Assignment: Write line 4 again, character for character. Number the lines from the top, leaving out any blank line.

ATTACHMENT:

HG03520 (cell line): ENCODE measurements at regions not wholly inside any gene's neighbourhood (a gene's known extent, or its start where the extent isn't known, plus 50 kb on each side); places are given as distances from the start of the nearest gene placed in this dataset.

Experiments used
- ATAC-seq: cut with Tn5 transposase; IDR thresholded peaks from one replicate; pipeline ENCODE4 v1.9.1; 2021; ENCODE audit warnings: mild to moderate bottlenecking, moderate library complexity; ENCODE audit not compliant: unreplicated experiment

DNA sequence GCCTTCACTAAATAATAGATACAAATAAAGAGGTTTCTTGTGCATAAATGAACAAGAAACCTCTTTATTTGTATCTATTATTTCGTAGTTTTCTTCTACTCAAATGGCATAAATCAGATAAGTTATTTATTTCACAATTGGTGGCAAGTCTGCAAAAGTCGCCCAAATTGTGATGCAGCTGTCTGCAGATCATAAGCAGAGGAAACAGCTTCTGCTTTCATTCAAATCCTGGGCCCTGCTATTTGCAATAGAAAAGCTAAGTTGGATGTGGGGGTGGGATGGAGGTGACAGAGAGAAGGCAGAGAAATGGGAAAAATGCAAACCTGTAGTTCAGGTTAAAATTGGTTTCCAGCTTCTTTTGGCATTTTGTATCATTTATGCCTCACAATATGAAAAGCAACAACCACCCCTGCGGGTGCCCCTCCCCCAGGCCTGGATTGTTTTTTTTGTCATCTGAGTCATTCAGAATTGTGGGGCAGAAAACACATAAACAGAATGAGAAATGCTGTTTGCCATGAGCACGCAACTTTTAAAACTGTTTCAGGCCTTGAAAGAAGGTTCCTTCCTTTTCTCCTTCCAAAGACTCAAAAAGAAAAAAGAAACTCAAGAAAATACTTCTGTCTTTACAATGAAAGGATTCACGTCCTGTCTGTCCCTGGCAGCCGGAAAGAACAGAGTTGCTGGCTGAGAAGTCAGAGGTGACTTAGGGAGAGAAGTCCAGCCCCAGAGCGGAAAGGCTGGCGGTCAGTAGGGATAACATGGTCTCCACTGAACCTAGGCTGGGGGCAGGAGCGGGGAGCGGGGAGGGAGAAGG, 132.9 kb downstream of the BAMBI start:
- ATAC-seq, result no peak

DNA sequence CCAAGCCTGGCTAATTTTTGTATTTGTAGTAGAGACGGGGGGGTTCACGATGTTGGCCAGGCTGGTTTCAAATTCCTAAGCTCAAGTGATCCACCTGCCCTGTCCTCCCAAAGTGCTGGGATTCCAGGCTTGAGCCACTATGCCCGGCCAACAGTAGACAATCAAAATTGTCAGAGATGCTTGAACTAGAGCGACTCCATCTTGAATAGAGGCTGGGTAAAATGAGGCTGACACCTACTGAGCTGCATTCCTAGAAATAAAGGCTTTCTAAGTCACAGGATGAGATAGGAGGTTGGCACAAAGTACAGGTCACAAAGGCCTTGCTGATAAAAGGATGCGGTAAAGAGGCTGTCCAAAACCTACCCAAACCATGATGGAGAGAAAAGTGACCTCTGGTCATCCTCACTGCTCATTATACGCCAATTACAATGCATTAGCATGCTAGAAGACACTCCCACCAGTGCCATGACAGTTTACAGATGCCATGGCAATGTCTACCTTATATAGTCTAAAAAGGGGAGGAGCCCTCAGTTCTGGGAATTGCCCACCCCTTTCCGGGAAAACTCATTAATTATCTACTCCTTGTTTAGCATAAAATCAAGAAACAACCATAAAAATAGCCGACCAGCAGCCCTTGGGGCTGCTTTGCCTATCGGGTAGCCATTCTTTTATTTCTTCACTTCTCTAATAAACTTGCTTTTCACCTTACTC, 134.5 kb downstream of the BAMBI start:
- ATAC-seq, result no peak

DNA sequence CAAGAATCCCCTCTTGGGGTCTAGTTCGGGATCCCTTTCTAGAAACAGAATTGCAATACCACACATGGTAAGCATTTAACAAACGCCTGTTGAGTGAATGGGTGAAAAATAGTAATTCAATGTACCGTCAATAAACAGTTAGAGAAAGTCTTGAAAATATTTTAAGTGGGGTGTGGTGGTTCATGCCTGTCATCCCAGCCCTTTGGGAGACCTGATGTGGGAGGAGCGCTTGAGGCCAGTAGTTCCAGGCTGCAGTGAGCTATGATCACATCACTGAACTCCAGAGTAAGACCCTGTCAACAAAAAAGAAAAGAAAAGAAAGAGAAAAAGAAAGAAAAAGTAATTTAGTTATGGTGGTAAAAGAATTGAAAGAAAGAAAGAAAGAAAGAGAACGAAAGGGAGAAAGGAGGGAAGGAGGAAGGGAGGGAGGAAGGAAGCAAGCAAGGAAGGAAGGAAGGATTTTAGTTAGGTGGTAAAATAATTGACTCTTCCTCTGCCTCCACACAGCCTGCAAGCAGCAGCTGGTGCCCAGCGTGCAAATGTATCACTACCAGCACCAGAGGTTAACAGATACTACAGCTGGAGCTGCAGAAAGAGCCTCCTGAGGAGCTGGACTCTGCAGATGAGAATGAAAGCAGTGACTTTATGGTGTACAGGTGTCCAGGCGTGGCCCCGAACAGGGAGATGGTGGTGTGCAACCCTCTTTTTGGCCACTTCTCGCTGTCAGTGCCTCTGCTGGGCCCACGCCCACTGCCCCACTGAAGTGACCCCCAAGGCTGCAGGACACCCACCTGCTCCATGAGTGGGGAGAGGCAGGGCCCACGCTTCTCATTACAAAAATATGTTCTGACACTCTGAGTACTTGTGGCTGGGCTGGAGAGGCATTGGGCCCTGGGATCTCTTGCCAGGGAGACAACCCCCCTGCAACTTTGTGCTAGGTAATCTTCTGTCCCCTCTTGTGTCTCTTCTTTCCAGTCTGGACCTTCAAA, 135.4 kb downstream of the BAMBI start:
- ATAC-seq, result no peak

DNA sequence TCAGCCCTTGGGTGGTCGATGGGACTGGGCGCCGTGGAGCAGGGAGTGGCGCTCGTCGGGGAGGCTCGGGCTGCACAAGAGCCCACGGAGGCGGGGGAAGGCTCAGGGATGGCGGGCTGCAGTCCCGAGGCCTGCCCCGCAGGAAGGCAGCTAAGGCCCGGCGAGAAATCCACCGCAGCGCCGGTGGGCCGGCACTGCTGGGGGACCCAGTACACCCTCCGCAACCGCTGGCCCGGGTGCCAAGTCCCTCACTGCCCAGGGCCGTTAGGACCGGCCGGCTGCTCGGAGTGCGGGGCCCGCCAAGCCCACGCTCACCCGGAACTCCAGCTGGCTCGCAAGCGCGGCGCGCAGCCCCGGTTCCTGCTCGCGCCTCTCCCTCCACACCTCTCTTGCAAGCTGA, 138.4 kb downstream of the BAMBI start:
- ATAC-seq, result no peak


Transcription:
DNA sequence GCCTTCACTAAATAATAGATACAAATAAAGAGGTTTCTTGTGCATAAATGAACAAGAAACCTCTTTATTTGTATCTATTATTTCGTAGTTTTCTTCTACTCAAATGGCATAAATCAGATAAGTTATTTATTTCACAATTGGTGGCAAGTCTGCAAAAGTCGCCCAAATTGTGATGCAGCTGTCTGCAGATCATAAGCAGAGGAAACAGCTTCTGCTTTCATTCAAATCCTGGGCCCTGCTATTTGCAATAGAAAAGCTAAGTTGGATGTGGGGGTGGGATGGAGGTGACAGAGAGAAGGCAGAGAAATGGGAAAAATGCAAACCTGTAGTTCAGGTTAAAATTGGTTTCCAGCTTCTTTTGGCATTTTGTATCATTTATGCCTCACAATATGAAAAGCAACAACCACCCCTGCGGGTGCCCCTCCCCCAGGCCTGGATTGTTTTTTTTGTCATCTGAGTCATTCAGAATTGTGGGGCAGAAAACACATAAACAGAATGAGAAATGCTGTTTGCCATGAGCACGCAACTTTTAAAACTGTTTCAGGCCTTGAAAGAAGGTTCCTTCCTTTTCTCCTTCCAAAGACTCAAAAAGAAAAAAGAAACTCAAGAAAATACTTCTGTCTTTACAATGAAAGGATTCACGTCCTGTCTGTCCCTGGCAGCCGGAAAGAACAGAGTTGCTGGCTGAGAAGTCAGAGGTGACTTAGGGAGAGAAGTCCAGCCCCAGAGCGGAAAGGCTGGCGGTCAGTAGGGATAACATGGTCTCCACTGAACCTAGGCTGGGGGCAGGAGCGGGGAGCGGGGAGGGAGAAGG, 132.9 kb downstream of the BAMBI start: